The plane ride to Afghanistan from Fort Lewis in Washington state, where my unit, the 2nd Ranger Battalion, was stationed, took 21 hours. We landed at Bagram Airfield, which is about 50 miles west of Kabul, and then flew another three hours or so by helicopter--over valleys, rivers and mountain ranges that looked like the computer-generated images made for the set of Lord of the Rings. We landed at another base, then hiked a few more hours--uphill--to another, even more remote, firebase.

When we got there, we were isolated and shut off from the rest of the world. The only technology we found in most of these villages were PA systems that amplified daily Islamic prayers, eerily echoing down the valley that we staged our missions from.

We became late-night or early-morning targets of rocket or gunfire from civilian-clothed snipers. Shooting from hundreds of feet above our already elevated position, the Afghans always seemed to have the high ground.

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SATELLITE U.S. firebases are maintained throughout Afghanistan, many in locations once occupied by the Russians. The firebase my company occupied was the scene of a significant Russian defeat. The opening of our tents stared out at a crude stone wall where two dozen Russian solders were lined up and killed in the 1980s. They were attacked from the hill that stood like a malignant tumor behind our tents.

After being attacked, we would exit our tents and return fire with machine guns, mortar rounds and rocket launchers. We aimed into terrain features rather than specific targets. If the attack was large enough and fighter planes or helicopter gunships were available, air strikes would be called in to target a broad, sometimes "guesstimated" location. Many livestock, rocks and innocent civilians have been on the receiving end of our multimillion-dollar, 500-pound bombs and rockets.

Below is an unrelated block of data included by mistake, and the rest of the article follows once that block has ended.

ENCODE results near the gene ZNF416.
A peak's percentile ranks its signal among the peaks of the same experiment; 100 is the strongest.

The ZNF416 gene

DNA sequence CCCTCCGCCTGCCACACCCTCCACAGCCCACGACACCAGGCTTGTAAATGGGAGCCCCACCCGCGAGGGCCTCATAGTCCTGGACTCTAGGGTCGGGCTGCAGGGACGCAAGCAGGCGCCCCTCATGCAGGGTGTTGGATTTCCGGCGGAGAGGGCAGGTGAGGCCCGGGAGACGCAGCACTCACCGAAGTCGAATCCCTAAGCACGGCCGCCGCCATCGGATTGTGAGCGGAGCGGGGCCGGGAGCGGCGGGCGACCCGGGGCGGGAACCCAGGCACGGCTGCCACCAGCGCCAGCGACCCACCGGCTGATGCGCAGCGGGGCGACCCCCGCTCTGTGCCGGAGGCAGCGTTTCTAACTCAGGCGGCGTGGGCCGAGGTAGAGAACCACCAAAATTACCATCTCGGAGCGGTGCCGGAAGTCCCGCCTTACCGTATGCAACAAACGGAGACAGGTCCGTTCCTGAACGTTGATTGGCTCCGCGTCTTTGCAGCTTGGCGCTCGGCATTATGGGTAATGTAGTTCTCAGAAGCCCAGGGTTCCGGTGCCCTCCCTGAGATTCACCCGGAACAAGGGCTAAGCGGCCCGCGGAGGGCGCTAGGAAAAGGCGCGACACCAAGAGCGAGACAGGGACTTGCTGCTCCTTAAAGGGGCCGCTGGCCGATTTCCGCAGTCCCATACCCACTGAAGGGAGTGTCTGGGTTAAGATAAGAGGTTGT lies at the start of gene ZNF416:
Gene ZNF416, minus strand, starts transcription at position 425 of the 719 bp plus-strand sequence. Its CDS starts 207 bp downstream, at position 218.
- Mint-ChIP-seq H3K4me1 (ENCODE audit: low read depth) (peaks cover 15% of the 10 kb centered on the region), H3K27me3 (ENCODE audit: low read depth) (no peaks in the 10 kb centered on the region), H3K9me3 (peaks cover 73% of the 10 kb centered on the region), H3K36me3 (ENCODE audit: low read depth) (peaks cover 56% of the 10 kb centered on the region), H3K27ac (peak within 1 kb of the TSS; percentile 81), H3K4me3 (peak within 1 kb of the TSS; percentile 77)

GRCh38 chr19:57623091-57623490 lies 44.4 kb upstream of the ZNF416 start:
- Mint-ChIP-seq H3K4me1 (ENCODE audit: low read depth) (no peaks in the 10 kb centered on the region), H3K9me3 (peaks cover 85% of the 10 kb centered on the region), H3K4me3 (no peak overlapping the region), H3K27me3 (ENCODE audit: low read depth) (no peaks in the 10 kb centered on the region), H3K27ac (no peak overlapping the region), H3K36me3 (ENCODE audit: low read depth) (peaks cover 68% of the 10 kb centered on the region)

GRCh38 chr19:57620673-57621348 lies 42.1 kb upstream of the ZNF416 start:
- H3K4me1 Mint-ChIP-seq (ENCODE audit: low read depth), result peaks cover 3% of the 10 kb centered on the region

After the dust settled, we spent hours, usually in the dark, lugging up to 120 pounds of gear per person up the side of mountains to search suspected villages. Helicopters were usually unable to drop us anywhere near target locations due to the thin air of the higher elevations.

When we attempted clandestine offensive missions in these remote, mountainous regions--where it was believed many "high value" targets were holding out--an efficient and nearly undetectable grapevine lookout system comprised of goat herders, children and other seemingly disinterested pedestrians often alerted the target to our presence, compromising the missions' element of surprise.

Russian tanks, airplanes and landmines littered the dusty valleys where modest earthen homes are surrounded by 24-inch walls, which were made of the same organic materials as the homes and can withstand blasts from rocket-propelled grenades. UNICEF estimates that there are more than 6 million landmines buried in Afghanistan, which explains why there are so many children limping around with the help of crutches made from tree branches

Our Humvee caravans drove at a snail's pace through these lower elevation towns, zoned like a game of 52-card pick-up, always hoping to avoid roadside bombs and sniper fire.

The Afghan men, many sporting religious beards dyed orange and pakol hats, stared back with ever-growing suspicion, anger and fear.